• The first is that you will be able to pay your bills in much less time than before you banked on-line.
  • The second is you do not have to pay for postage.

If the individual or business you are paying does not have a way to receive electronic payments, then the bank will mail the check to the Pay To party at their expense. I save money and I save time. Has a payment ever arrived late due to no fault of my own. Yes and the bank will get involved in your behalf. Check your terms but my bank will take care of the late fee and any penalty. They will follow up with the Pay To party to make sure your account is credited properly when they are alerted by you that the payment has not arrived as it should have. You can have the bank alert you when it is paying your bill; that is automated in that you set it once by payee and it will always respond to that payee as you indicated. You can set up recurring payments as well. I have not paid individuals and companys by getting electronic bills but I still receive paper bills and pay them through my bank. You can also view your account’s activity for deposits, withdrawals, etc. It is helpful to have some of this information when you rectify your monthly statements.

If paying bills on-line is not for you, just cancel the on-line ability to transact business from this account or try another bank as it may have software more to your liking. You are the customer and things should be done the way you want to do business. If you are not comfortable, go to where you are comfortable. Take small steps, try new things that make sense and that others are using. Ask your friends if they are using on-line banking and how they like it. What do they like? What would they like to change? Which financial institution are they using? Are they using credit unions? Based on what I have read, I would not suggest doing this from a cell phone or a wireless connection. I would only use an ethernet cable connection from your computer to your home modem and only access your on-line banking from home through a favorite so that you do not mistype and go to a website with a similar name that may scam you. If you change passwords, payees or payee’s information for example, the bank automatically emails you and this helps prevent fraud. For more information on good deals, discounts and bargains, you might want to try

Originally posted 2011-12-23 14:05:37.

Boomers, Do You Remember Your First Kiss?

Do You Remember Your First Kiss?

Some folks received flowers and candy today.  Others enjoyed a romantic dinner or a movie. For Valentine’s Day, I had a flash back to the past.  Yes, a flash back!  Now we are talking a long way back.

There was a hand made Valentine”s holder pinned to the wall.  It was stuffed with Valentines.  As a matter of fact, it had more in it than all the other holders on the wall.  Slowly, I removed the holder from the wall.  I laid it gently on the table.  Then I reached for the largest valentine in the folder.  The envelope was bright red.  The words, I love you were printed in bold on the front next to my name.  With my small hands shaking, I slowly took the card out of the envelope, as others watched in anticipation.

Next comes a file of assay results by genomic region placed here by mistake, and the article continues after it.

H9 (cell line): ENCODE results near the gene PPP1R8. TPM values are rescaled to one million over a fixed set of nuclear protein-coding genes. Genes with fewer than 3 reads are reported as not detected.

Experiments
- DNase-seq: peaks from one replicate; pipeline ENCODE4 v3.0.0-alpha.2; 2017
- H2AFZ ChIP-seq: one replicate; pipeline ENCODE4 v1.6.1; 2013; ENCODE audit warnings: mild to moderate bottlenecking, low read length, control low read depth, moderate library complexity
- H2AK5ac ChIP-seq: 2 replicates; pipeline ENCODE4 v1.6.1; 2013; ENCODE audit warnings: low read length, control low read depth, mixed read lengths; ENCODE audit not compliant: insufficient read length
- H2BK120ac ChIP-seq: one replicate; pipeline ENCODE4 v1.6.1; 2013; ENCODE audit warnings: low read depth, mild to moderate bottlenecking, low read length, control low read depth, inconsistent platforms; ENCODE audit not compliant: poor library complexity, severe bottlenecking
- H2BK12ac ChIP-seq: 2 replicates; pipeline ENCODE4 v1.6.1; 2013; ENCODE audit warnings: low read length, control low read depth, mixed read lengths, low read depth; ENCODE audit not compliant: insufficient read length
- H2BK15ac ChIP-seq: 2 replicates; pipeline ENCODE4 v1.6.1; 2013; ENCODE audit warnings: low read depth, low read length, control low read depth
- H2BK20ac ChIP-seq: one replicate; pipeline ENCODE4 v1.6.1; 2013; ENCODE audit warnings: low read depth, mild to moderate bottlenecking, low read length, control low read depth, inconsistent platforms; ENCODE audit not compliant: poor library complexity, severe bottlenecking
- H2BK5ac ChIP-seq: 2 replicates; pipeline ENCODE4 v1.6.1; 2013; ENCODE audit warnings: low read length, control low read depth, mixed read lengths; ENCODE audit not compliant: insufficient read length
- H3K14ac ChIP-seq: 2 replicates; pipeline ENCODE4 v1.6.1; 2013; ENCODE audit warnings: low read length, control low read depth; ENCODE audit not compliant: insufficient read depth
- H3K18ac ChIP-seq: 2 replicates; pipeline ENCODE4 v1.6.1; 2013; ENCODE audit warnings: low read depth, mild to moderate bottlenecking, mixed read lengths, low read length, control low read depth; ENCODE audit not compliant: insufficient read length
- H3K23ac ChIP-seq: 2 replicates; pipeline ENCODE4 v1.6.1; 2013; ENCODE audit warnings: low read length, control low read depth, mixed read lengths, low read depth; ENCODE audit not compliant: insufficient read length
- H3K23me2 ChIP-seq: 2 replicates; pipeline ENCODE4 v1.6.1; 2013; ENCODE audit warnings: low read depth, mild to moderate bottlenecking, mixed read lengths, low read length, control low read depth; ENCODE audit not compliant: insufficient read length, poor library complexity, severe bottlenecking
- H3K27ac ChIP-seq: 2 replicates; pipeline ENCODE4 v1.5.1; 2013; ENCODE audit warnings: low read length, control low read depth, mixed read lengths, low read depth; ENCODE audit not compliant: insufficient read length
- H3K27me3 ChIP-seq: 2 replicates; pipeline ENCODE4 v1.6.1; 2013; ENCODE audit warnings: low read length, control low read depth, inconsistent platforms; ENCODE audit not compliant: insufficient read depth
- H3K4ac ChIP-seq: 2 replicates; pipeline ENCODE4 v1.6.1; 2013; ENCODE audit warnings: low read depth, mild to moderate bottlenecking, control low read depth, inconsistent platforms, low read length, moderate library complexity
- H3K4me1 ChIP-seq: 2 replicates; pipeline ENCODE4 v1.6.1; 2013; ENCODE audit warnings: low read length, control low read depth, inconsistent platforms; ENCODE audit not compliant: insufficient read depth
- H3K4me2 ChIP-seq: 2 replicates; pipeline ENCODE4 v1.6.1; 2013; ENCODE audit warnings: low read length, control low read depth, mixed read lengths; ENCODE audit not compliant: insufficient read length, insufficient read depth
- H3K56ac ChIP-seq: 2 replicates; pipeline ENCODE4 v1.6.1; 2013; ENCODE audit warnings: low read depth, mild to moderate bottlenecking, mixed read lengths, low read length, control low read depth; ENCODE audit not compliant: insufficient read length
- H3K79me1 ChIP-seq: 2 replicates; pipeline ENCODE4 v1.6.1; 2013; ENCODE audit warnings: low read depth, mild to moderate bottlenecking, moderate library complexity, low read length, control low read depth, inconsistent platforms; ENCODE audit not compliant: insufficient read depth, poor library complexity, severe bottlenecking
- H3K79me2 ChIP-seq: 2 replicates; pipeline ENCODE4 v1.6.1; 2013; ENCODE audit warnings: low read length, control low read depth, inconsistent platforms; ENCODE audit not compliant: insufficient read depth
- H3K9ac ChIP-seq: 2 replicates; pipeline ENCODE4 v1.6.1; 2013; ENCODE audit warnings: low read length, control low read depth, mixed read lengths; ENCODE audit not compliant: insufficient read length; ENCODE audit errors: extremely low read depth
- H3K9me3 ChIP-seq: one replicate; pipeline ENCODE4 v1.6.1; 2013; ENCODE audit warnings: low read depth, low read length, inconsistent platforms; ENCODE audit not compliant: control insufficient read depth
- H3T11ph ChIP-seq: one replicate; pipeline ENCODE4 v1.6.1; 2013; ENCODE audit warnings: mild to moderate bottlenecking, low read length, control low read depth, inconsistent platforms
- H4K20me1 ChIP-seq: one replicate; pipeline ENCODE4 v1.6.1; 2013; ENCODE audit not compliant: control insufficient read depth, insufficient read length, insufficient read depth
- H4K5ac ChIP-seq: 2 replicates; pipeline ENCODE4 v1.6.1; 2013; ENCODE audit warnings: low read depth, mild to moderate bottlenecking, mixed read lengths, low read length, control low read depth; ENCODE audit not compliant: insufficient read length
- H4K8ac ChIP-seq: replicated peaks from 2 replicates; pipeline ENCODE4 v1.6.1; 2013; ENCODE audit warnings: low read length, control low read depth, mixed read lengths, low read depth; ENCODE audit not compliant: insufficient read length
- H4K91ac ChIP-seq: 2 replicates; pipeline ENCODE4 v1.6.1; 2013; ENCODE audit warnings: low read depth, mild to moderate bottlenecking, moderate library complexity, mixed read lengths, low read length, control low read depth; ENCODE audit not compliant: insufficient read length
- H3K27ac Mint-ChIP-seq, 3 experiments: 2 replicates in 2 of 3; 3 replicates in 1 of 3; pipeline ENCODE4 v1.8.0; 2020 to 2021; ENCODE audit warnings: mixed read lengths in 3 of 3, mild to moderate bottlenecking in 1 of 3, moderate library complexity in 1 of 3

I opened the card.  It was signed, “Love, Johnnie.”  My heart beat fast as I read the words.  I looked up and it happened right there.  Yes it did!  Johnnie puckered up and laid the big one on my lips.  It was wet and messy.  The others started to giggle.  Yep, that was my first kiss.  The memory is as strong as if it just happened yesterday.  It was kinder garden class.  The giggles echoed from my friends.  Johnnie’s two front teeth were missing and there he was with a dumb GRIN  on his face.  What a visual!  I didn’t know whether to crawl under the class room table or cry.

Now I can look back and laugh about the silliness of being a child.  There has been a few years since that episode happened.  Many kisses have passed these baby boomer lips.  That kiss was special, even though it did not feel like it at the time,because it was the FIRST.  Now I am waiting for my last kiss.   If his teeth are missing so be it.  I say, “No matter what age you are pucker up and enjoy the moment!”  These baby boomer lips are not ready to retire.  🙂

In all sincerity, I hope each of you had a wonderful Valentine’s Day.  Do you remember your first kiss?

Originally posted 2012-02-14 22:14:59.

Boomers Are Going Into Their Retirement Years

Baby Boomer Generation

When I was a child, I was around many older people.  Even my own parents were considered elderly. I was only ten years of age.  They were in their 50’s.   I came from a small town where people knew the value of  a dollar.  Hard work was just what people did. The really older folks, such as my grandfather, shared stories of working in saw mills.  Work days were from dusk until dawn.  Evenings were for resting and preparing for another work day. If school was in session, parents made sure that children did their homework.  Much of the evening was spent reading and writing by the entire family.  Bedtime came early after all home work and chores were completed.  The nights were short because the work days started very early.  A work week could easily consist of six days.  Sunday was a rest day spent relaxing, going to church and enjoying the family.